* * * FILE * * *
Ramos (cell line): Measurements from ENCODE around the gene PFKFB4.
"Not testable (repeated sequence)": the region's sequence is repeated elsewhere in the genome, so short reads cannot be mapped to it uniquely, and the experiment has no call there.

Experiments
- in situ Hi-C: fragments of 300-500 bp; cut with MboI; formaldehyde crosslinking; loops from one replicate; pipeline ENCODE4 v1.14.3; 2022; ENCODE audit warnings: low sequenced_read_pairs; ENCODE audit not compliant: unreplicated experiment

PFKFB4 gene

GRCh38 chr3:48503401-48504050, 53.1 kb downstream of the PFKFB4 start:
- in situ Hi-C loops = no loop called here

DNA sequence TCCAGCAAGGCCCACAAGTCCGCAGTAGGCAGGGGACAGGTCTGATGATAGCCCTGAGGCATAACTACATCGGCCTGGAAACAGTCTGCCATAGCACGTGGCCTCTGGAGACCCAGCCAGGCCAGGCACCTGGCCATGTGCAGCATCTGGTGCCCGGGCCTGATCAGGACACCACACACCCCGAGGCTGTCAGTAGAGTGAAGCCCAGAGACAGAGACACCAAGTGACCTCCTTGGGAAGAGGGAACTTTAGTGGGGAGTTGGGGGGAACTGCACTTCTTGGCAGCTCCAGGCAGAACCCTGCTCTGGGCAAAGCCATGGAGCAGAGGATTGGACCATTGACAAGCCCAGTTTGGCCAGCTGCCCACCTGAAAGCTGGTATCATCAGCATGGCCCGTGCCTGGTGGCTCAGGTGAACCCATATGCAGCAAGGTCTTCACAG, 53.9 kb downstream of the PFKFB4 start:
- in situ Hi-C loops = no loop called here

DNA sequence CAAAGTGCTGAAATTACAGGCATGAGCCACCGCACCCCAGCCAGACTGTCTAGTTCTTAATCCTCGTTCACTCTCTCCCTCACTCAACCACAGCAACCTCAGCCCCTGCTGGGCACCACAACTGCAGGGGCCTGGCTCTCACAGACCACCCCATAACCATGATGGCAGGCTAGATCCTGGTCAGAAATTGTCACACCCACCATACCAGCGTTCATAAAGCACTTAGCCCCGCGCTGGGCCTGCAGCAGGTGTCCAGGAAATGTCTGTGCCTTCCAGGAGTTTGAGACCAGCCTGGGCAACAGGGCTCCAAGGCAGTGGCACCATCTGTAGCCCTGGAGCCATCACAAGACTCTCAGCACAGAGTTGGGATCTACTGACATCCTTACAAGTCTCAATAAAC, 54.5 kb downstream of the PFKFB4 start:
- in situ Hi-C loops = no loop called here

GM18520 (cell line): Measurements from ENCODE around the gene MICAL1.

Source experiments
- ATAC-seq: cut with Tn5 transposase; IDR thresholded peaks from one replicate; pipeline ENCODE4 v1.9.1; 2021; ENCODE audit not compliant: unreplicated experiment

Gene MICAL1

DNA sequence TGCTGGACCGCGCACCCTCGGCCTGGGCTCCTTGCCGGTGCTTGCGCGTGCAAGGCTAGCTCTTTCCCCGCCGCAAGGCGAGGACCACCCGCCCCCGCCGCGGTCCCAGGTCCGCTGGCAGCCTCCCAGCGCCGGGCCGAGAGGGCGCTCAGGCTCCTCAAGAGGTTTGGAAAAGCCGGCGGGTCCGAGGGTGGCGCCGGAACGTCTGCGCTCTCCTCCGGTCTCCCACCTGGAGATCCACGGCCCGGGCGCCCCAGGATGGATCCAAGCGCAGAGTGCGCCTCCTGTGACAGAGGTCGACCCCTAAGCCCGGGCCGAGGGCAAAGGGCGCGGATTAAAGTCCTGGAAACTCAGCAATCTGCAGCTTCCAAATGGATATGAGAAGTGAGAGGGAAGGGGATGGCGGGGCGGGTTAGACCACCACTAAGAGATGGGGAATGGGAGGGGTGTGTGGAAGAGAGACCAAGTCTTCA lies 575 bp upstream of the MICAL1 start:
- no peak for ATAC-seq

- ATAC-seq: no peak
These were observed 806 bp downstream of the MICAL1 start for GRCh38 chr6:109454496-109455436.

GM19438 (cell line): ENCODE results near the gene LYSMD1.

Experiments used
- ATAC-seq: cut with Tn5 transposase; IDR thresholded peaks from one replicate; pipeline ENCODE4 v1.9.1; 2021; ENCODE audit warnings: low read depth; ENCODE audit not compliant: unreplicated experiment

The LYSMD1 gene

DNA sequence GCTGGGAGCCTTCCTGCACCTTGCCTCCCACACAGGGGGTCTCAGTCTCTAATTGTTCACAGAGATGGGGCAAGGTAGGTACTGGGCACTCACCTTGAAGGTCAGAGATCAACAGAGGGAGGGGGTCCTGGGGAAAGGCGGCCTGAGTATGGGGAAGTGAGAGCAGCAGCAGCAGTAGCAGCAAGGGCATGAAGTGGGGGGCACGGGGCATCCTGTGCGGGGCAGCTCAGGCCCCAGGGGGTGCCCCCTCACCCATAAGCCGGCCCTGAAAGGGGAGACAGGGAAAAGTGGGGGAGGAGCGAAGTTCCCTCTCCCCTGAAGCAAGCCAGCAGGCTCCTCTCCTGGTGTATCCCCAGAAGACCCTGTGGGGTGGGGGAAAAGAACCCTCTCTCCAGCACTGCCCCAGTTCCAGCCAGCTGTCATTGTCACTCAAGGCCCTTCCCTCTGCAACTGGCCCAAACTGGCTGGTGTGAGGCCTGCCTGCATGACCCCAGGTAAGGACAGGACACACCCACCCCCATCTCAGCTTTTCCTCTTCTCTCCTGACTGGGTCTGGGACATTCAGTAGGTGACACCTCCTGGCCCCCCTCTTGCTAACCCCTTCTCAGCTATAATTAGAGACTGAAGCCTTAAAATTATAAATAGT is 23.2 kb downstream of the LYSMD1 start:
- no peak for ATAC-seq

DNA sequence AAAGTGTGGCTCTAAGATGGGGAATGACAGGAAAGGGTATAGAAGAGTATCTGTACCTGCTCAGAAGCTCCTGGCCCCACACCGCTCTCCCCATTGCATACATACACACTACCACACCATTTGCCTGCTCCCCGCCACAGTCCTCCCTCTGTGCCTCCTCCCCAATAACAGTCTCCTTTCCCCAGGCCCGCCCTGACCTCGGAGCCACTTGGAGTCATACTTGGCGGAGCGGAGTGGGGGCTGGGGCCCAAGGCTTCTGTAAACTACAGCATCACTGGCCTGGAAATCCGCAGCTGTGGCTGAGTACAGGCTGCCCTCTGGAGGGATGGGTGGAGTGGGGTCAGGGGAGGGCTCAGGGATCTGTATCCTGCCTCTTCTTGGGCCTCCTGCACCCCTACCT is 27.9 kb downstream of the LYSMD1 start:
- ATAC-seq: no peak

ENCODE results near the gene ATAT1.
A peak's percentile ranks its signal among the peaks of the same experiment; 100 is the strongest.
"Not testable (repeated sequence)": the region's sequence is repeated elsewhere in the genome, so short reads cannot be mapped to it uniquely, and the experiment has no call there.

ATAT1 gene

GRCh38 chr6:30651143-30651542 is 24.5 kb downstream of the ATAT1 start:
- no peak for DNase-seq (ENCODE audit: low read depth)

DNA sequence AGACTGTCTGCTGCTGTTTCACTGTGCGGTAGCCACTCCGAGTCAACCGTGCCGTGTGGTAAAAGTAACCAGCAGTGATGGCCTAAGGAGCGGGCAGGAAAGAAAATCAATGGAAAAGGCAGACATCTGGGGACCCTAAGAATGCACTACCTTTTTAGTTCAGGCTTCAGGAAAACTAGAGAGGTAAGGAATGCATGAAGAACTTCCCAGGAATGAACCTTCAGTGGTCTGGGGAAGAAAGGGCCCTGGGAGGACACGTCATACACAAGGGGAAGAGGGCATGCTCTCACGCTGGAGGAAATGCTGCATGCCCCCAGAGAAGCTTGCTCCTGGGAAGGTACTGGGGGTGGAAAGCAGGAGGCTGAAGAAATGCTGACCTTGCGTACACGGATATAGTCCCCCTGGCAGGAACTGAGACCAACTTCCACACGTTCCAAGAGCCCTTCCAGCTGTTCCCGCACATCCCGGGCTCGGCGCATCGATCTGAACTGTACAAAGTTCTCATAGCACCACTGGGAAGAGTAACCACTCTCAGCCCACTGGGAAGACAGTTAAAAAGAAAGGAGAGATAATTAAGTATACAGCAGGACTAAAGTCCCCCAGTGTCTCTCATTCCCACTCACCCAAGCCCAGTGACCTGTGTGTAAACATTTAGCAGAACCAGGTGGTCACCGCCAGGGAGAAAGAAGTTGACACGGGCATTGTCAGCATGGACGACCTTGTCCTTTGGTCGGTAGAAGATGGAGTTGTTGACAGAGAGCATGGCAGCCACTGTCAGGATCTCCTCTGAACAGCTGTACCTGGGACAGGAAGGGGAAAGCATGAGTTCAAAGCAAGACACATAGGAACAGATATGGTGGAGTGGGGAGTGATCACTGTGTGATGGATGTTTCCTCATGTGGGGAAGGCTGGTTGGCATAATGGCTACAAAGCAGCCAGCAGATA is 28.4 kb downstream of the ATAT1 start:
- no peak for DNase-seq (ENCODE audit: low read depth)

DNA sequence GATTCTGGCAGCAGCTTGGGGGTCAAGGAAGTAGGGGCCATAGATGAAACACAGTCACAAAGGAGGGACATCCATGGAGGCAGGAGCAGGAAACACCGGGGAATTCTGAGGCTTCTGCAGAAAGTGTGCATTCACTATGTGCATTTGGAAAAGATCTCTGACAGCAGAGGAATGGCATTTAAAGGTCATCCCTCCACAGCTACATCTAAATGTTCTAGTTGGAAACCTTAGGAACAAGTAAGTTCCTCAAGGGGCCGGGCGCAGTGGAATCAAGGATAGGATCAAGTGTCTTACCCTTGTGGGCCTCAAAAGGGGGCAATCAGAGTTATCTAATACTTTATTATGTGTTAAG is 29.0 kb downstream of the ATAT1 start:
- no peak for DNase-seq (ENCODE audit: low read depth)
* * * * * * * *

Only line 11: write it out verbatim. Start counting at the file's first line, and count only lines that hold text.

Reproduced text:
- in situ Hi-C loops = no loop called here